Future Fears

How a 19th-century writer and polymath anticipated the modern world

Photo-illustration by Stephanie Bastek (Mathew Brady/National Archives via Wikipedia; NASA)
Photo-illustration by Stephanie Bastek (Mathew Brady/National Archives via Wikipedia; NASA)

The Reason for the Darkness of the Night: Edgar Allan Poe and the Forging of American Science by John Tresch; Farrar, Straus and Giroux, 448 pp., $30

If you’re anything like me, your knowledge of Edgar Allan Poe is sketchy and cartoonish.

He was a writer of scary tales in the 19th century who had a drinking problem, married a cousin when she was 13, lived in poverty in many East Coast cities, and died young—age 40, actually—under mysterious circumstances in Baltimore. He had sad eyes and a cetacean forehead. The French love him. Someone leaves a bottle of cognac on his grave (also in Baltimore) every January 19, his birthday.

Nobody whose stories and poems are read nearly two centuries after they were written deserves a biography like that. It’s obviously wrong. How wrong is clear in the latest and most unlikely biography of the writer: The Reason for the Darkness of the Night: Edgar Allan Poe and the Forging of American Science.

Poe, it turns out, was a polymath of the first order—poet, essayist, fiction writer, science journalist, beloved editor, failed entrepreneur, fluent speaker of French and Latin, math whiz, military veteran, parodist and hoaxer, lecturer who could fill a lyceum hall, and strange predictor of scientific theories formulated long after his death, such as relativity, the Big Bang, and the quantum multiverse. On top of that, he displayed our age’s favorite trait: resilience.

Poe’s life (1809­–1849) spanned what today seems an obscure period of American history. When he was a child, veterans of the Revolutionary War still walked the streets. (His paternal grandfather had been Lafayette’s quartermaster). As a young adult he spent four years in the army, and was briefly a West Point cadet, as the nation flexed its hemispheric muscles. In the fat part of his adulthood, invention and industry—powered by immigration and slavery—turned the country into an economic prodigy. Meanwhile, the intellectual class was hashing out what it meant to be an American in books and lecture halls, and especially in magazines, the main vehicle for Poe’s writing.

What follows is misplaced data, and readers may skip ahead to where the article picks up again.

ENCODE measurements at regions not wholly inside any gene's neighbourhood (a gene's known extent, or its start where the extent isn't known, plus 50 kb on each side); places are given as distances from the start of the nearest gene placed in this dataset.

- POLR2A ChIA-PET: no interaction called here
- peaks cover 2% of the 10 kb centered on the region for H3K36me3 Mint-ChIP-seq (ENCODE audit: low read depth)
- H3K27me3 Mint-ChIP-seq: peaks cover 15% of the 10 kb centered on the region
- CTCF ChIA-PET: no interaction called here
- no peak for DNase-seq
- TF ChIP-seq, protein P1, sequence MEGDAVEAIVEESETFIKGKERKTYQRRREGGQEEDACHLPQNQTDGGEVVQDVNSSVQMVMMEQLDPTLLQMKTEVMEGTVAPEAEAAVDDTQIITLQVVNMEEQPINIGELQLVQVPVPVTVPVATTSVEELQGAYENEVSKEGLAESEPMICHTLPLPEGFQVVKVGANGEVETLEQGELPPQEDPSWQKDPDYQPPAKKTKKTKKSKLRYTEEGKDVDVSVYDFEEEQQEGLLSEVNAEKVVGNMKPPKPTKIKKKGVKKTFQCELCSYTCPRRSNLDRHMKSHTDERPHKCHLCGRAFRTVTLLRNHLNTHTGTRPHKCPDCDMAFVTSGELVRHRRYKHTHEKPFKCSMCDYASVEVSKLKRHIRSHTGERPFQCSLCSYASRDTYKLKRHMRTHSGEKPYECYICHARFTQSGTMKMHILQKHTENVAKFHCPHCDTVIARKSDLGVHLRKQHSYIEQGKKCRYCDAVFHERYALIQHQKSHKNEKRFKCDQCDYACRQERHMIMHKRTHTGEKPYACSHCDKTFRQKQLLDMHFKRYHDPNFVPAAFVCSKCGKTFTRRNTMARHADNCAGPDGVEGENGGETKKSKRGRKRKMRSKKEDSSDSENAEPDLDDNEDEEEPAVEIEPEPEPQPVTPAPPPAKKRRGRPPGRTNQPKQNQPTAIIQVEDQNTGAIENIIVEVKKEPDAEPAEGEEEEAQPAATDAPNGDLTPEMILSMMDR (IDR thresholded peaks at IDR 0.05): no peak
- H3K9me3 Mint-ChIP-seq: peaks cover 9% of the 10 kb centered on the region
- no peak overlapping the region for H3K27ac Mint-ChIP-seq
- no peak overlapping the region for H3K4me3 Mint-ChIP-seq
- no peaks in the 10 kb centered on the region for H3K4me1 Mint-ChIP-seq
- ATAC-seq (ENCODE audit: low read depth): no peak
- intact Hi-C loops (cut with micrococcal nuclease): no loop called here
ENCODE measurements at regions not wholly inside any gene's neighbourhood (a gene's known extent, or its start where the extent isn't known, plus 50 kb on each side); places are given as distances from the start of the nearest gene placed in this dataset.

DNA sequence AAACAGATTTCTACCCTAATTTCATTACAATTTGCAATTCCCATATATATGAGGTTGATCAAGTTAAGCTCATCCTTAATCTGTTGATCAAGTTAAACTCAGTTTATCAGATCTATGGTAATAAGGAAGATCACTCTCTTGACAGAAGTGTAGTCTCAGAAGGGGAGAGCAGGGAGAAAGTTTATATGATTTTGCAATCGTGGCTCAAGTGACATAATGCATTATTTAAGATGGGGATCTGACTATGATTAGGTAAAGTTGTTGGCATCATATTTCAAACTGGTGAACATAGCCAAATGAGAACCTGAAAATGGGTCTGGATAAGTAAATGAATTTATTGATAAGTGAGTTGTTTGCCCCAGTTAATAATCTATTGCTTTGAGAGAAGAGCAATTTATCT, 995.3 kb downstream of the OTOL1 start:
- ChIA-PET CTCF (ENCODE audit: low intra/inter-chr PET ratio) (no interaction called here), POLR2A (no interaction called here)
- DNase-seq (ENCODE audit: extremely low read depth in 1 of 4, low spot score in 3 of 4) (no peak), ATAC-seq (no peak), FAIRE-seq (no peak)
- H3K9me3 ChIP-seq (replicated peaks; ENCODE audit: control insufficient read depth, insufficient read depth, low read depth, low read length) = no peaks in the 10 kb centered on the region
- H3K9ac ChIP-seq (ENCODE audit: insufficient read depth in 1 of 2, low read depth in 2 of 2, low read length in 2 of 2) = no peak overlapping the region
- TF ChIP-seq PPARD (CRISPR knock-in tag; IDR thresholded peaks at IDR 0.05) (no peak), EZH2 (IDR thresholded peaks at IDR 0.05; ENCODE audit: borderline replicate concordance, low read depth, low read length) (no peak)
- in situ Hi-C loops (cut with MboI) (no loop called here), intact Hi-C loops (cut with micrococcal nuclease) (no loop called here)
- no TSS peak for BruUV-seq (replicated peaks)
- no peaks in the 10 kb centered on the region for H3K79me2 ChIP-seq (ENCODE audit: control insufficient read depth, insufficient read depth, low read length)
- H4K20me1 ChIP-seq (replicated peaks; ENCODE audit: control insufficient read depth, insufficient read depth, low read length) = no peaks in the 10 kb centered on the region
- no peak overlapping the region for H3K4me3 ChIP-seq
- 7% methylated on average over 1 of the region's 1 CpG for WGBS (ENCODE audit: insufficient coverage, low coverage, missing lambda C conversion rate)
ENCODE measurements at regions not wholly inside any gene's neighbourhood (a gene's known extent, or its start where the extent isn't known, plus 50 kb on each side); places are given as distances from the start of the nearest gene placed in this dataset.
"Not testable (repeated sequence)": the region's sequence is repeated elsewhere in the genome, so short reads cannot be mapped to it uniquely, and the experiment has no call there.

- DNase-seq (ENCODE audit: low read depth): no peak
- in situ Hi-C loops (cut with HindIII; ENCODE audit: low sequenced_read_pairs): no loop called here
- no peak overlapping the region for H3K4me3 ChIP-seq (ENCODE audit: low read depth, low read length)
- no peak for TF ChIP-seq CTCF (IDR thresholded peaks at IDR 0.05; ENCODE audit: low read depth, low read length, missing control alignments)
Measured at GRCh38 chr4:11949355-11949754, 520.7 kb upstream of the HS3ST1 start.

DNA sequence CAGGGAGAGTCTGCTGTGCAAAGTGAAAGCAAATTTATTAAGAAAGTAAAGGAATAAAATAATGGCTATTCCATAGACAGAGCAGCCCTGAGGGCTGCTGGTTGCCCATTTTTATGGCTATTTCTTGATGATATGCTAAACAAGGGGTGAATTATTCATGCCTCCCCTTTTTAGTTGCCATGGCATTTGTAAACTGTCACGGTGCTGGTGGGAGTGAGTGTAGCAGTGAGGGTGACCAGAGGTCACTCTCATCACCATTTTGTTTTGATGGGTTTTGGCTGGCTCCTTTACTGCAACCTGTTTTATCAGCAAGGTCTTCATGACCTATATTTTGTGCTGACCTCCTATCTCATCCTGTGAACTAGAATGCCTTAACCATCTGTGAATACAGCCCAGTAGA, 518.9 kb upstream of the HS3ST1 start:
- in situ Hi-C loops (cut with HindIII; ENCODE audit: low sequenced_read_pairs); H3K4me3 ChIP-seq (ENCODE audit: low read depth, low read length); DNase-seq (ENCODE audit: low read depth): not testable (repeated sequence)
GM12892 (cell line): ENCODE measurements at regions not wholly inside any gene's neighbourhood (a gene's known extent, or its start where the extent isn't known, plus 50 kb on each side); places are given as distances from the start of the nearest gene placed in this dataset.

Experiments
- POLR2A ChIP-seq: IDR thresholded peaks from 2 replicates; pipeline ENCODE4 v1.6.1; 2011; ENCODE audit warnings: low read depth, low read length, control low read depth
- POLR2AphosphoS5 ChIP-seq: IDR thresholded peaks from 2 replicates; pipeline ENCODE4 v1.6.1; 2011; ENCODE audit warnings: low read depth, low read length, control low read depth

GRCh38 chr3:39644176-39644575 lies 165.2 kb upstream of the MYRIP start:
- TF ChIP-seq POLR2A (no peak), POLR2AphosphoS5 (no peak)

All that, however, is mere backdrop for the main story of this book—the rise of American science and Poe’s role in it—by John Tresch, Mellon Professor in Art History, History of Science and Folk Practice at the University of London’s Warburg Institute. As he writes of the age in which Poe lived and worked,

American science was being forged. A new profession was staking its claim in public life, dutifully extending the American empire and putting nature under universal law, standard methods, modest personal habits, and central administration. It had a vast future. It would map new territories and advise on telegraphs, railroads, factories, ports, and lighthouses. It would assist in piling up munitions and building defenses … Poe foretold much of this.

In fact, it was an epochal time in science.

Government-sponsored voyages of discovery—Lewis and Clark in North America, and the South Seas Exploring Expedition of 1838—produced huge collections of objects. The birth of geology threatened the biblical view of the world. Bigger and better telescopes found new cohabitants of the universe, such as Neptune (1846) and the nebulae of Orion. Advances in chemistry and physics—and especially the discovery of electromagnetism, an ethereal but undeniable force—thrilled the educated world.

It was also a time when even the experimentalists believed in God, and had to include him in their explanation of reality. The central insight of biology—natural selection, as described by Charles Darwin and Alfred Russel Wallace, and its atheistic implications—had not yet arrived. The best minds of the age teetered on a knife edge, with a Creator and teleology on one side, and “chance and necessity” (in 20th-century French biochemist Jacques Monod’s felicitous formulation) on the other.

Things came down on the latter, at least if you’re a believer in evidence. Poe didn’t live long enough to see it. What he did see was the struggle preceding the resolution. What he—curious mind, starving opportunist, facile writer—also saw was a subject for fiction and commentary. The Reason for the Darkness of the Night is really two books, one about the history of science and the other about Poe’s life, artfully interwoven.

So what was Poe’s role in the scientific revolutions of the first half of the 19th century?